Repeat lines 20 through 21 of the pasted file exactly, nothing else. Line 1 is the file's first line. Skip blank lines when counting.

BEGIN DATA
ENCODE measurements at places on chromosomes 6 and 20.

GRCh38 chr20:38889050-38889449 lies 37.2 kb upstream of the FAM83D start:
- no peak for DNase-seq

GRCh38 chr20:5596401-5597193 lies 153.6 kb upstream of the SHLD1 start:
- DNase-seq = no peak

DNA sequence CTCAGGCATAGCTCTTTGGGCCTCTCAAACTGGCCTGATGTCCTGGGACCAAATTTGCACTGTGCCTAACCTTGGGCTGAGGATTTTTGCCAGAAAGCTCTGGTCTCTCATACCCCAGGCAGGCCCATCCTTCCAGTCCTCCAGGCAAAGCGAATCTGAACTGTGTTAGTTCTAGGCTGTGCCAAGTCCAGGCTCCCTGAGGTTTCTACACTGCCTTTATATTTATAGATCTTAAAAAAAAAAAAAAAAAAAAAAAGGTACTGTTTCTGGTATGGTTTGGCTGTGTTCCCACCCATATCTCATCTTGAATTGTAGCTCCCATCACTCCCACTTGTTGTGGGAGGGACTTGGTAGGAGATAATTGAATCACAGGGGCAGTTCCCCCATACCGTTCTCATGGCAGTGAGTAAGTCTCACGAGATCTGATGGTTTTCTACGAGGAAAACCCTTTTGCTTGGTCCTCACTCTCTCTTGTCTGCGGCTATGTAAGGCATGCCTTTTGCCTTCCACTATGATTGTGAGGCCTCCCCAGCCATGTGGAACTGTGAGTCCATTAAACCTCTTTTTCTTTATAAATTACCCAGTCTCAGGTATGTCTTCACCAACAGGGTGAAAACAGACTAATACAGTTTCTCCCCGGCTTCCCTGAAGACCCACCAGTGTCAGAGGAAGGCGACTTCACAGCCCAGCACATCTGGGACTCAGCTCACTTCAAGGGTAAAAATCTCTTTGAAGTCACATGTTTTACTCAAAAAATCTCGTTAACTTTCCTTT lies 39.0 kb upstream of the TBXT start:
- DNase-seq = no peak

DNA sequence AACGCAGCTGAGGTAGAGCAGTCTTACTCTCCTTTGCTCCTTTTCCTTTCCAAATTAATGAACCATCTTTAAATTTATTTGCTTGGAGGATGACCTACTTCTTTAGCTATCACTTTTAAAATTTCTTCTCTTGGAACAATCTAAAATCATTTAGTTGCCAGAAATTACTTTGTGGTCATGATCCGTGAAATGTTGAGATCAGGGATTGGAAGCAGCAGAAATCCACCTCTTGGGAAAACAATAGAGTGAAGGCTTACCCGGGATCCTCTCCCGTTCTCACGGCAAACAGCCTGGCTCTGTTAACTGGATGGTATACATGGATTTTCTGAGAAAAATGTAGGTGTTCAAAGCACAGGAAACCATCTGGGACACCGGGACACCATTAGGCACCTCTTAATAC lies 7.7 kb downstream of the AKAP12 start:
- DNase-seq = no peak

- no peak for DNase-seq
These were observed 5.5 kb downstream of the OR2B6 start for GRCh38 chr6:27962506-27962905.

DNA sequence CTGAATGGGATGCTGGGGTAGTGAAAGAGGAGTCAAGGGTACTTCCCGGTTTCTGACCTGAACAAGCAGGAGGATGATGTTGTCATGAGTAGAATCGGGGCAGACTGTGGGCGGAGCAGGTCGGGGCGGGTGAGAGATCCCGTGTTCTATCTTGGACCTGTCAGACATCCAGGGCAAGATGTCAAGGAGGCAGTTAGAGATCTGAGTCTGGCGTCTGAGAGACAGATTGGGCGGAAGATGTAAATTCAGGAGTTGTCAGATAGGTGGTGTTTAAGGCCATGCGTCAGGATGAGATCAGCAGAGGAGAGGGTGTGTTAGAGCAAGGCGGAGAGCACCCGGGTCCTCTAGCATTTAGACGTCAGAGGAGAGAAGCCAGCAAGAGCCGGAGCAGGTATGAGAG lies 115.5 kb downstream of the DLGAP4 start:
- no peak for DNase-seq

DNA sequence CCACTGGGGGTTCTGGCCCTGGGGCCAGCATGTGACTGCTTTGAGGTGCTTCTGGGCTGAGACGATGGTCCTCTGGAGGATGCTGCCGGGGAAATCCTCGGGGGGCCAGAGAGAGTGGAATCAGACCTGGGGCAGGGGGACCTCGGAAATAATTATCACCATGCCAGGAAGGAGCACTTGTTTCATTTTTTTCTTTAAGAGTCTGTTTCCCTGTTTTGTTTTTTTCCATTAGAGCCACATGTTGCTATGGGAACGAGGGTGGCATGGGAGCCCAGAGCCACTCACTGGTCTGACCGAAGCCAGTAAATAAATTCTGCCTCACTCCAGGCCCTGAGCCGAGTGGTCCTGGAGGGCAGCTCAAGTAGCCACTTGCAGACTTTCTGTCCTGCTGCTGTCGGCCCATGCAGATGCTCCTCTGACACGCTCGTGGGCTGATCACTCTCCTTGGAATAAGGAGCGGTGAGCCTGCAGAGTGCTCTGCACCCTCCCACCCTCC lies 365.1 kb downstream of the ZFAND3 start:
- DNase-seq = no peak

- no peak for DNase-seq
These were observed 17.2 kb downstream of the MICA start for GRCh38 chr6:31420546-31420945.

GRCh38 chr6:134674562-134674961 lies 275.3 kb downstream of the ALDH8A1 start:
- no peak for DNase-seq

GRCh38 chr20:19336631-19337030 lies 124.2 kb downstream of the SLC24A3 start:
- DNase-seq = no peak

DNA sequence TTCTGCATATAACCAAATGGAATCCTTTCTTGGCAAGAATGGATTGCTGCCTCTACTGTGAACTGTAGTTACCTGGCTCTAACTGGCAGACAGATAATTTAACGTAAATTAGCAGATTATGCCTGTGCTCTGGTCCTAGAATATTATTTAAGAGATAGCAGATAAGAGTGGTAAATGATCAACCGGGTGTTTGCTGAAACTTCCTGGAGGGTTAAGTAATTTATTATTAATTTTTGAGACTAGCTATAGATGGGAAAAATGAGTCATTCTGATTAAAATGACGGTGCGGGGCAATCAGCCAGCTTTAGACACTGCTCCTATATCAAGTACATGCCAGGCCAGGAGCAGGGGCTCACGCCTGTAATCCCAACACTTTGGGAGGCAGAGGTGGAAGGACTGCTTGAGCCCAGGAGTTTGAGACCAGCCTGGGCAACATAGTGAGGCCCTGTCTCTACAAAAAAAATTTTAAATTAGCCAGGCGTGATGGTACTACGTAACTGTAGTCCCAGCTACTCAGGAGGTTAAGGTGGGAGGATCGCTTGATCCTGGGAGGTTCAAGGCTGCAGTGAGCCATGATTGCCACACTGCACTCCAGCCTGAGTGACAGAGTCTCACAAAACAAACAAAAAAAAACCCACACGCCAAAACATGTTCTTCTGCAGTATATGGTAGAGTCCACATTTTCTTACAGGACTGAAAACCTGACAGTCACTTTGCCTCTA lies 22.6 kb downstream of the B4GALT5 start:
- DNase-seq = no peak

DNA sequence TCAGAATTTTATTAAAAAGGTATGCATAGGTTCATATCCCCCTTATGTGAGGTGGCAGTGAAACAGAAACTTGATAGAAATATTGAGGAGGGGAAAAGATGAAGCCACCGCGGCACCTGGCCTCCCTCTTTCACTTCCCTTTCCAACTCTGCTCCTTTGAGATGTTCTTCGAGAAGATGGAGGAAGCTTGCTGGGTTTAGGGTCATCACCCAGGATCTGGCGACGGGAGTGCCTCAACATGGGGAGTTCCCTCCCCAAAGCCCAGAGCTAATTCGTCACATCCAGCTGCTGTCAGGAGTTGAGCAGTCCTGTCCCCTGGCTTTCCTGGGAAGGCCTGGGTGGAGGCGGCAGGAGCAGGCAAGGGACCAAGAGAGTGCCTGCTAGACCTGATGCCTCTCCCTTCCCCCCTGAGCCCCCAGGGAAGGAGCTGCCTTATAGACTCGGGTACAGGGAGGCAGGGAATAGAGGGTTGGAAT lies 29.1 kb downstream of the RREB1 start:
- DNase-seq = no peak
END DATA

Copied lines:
GRCh38 chr20:19336631-19337030 lies 124.2 kb downstream of the SLC24A3 start:
- DNase-seq = no peak